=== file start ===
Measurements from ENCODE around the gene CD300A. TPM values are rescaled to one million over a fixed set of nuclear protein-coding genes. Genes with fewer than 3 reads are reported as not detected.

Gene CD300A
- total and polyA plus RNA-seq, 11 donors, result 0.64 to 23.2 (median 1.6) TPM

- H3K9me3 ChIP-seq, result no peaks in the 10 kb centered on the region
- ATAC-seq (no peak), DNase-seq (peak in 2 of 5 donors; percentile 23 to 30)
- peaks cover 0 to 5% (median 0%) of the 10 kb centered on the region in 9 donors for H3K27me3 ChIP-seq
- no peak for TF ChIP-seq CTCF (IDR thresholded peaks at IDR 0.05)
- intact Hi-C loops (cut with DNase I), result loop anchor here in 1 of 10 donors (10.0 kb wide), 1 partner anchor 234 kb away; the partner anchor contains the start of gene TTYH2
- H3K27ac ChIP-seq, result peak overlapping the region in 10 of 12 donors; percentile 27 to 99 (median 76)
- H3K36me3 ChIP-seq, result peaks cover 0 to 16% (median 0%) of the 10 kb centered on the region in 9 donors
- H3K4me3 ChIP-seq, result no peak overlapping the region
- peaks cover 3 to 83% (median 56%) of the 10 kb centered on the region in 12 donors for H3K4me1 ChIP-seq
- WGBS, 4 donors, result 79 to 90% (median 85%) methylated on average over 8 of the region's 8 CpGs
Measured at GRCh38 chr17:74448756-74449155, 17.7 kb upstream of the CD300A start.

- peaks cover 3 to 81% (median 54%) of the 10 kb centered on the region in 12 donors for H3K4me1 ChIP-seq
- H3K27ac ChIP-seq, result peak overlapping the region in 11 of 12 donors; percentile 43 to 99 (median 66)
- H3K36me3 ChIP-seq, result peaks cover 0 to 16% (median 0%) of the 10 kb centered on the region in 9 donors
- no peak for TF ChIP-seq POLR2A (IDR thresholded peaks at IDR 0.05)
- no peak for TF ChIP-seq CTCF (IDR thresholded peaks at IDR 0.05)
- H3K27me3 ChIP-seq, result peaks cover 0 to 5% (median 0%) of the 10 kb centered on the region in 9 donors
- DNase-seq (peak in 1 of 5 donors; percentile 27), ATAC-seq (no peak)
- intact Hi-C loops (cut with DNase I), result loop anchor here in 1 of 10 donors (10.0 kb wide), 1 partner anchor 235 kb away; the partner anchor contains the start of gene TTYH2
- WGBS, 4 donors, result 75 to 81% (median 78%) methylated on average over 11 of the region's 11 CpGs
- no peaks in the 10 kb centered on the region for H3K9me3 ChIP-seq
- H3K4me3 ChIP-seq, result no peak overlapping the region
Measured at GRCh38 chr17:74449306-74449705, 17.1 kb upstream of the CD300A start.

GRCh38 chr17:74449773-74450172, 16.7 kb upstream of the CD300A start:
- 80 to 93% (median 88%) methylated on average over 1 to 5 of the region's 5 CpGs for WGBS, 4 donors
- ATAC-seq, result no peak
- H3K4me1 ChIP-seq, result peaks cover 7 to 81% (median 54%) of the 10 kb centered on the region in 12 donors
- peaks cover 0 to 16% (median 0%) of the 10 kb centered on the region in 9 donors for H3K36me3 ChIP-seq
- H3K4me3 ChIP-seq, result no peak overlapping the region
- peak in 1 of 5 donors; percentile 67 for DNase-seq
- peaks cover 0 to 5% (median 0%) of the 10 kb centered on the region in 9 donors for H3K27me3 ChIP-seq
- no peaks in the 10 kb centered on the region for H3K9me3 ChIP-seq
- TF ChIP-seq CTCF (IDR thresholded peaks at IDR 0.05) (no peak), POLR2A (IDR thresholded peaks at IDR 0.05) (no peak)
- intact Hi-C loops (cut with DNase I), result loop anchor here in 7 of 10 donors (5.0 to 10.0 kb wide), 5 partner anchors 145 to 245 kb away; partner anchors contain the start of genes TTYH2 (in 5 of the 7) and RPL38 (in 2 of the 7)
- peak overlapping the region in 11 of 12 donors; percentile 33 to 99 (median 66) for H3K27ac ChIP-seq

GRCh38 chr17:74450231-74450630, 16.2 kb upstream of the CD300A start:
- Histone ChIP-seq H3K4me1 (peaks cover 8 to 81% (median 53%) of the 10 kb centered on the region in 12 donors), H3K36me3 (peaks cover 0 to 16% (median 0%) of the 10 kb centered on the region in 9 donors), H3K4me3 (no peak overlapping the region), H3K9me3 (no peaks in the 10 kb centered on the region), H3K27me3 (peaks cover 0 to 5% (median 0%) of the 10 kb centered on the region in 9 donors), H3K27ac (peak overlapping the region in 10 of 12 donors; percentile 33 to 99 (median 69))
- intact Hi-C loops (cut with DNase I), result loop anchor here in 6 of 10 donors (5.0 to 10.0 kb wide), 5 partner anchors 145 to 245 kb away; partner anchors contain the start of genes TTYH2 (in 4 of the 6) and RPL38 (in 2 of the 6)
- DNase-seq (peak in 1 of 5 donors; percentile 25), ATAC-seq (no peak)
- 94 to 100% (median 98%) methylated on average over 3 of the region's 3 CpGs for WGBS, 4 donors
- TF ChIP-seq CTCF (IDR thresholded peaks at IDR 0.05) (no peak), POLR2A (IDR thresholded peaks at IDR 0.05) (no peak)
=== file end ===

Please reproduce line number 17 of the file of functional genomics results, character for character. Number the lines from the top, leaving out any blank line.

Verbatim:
- H3K36me3 ChIP-seq, result peaks cover 0 to 16% (median 0%) of the 10 kb centered on the region in 9 donors